Monday, June 18, 2007
Roark, Loneliness and the Law: Solitude, Action and Power in the Living Speech of James Boyd White
Posted by Mary L. Dudziak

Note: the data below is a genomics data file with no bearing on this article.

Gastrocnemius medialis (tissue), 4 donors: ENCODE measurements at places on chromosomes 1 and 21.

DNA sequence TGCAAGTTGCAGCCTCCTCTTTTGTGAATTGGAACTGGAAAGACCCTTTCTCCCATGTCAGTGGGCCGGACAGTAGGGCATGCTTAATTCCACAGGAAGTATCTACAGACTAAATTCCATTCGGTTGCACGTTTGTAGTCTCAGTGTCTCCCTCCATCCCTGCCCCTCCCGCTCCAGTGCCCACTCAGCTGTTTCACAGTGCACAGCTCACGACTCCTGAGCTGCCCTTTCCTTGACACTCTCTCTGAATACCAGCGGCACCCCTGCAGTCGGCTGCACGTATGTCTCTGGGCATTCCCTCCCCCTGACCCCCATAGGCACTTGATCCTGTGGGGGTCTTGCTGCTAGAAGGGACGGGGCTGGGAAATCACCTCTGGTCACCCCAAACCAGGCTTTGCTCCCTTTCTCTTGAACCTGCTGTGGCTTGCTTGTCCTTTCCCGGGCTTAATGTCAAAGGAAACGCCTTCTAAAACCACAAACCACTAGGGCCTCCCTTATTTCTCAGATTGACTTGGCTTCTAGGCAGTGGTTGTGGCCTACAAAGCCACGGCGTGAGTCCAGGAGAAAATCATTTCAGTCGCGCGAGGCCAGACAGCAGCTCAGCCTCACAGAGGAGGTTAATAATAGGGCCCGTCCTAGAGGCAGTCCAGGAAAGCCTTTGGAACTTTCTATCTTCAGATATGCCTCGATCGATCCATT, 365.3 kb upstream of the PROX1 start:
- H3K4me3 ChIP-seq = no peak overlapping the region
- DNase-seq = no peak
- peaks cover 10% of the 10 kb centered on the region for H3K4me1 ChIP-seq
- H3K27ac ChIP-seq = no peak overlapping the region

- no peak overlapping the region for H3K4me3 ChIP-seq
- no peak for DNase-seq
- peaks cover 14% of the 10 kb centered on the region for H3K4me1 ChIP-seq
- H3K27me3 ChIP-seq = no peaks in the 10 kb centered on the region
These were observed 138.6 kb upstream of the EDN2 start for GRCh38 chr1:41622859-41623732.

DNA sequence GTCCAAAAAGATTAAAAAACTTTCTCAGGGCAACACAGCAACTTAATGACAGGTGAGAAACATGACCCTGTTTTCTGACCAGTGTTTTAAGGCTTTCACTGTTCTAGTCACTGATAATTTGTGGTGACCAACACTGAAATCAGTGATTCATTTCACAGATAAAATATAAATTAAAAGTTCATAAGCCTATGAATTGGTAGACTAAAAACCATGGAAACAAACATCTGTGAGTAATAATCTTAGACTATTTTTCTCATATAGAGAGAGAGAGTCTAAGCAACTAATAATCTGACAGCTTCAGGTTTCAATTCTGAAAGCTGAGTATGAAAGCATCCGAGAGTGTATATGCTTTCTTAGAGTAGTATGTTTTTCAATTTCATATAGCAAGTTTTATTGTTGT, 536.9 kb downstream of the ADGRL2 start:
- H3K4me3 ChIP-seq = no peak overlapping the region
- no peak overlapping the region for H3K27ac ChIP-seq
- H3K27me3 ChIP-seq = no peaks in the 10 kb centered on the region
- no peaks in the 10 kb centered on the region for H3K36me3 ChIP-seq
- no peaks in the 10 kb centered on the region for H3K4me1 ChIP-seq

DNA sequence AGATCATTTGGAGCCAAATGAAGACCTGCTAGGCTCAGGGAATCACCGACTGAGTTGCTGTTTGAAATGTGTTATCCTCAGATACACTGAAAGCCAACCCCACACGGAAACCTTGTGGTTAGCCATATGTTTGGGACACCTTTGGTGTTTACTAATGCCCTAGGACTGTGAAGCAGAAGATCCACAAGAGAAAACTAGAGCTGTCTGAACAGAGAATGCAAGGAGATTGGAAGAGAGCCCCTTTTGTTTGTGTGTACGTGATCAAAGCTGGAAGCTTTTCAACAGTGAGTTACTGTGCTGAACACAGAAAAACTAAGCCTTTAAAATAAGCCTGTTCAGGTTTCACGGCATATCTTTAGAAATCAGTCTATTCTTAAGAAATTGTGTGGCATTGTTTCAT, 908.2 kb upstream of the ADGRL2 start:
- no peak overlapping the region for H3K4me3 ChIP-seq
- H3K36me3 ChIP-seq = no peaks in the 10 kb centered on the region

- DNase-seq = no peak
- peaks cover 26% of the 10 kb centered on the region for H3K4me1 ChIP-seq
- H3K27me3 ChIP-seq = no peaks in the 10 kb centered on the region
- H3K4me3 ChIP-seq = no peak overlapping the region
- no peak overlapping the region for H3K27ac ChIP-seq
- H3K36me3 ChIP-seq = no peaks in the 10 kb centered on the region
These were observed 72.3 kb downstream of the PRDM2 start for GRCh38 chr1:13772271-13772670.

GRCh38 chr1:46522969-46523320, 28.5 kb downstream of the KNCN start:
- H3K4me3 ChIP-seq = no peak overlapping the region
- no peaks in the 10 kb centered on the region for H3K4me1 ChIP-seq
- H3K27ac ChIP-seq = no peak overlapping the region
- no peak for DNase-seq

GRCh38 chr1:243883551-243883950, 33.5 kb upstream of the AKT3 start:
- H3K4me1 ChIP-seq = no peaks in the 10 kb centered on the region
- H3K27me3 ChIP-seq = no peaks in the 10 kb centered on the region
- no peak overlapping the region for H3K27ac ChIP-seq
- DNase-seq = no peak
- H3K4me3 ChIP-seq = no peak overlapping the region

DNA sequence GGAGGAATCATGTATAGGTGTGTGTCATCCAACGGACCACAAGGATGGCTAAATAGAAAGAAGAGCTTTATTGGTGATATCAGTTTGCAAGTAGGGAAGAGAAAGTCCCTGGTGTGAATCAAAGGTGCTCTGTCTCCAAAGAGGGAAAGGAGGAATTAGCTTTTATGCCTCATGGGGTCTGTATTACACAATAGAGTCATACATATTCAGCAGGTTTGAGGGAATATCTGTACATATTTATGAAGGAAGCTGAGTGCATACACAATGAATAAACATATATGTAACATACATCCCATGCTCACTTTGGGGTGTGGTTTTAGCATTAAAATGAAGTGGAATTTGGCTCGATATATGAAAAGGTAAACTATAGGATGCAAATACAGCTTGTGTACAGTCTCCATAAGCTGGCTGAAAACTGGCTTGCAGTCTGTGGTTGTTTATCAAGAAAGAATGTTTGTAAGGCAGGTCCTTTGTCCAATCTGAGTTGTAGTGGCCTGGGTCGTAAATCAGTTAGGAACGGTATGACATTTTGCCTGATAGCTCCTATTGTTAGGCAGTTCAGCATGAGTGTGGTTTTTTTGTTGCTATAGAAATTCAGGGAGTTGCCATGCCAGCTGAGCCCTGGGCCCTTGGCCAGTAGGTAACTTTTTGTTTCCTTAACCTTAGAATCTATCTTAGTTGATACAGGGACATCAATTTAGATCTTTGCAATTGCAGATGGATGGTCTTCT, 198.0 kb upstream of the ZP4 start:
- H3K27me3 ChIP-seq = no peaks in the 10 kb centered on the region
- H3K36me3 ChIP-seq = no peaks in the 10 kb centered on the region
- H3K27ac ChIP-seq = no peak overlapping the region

Marc Lane Roark, University of Tulsa, has posted a new paper, Loneliness and the Law: Solitude, Action, and Power in the Living Speech of James Boyd White. Here's the abstract: The law is filled with empty spaces - what is not written; what is not said but meant; what is unsayable or unprintable. This article describes the spaces that such emptiness creates in both individual lawyers and in the law. The article begins by considering the elements of the legal idea: the action, needed to move the idea into consciousness, and the power conveying the idea's strength to the community. Proceeding from this framework, part one focuses on the loneliness that fosters legal ideas. Describing four types of loneliness: Indeterminacy, Resentment, Contemplation, and Exile, the article considers how these types of loneliness are revealed in the jurisprudence surrounding the African-American (Plessy v. Ferguson to Brown v. Board of Education) and the Asian American (Yick Wo and Korematsu) equality lines of cases. The article argues that the silent spaces of these opinions reveal as much as the written opinions. Part 2 considers the action of the idea - both the movement of the idea from the consciousness to the material world, and the realization every lawyer comes to that his work is mere repetition. Focusing on the same line of cases, this part demonstrates how even the cases that suppose a positive change in the law, are repetitious in some ways of the past. The article suggests that the recognition of this repetition, is not only necessary but unavoidable for the lawyer-scholar to define himself. Finally, Part 3 describes the power of the idea, lifting it out of the constraints of the material and into the spaces of the normative. Utilizing the description of place and space, the article captures the essence of grounding normative ideas into materiality and vice versa. The article however contains a cautionary tale in that certain ideas, when they become normative, can leave manifestations already materialized left to wither alone and with no normative identity (or an identity long passed). Utilizing the analogy of law as liturgy, the Article suggests that the silent spaces both tell us what the law is and what the law is not - revealing the true character of the material manifestation.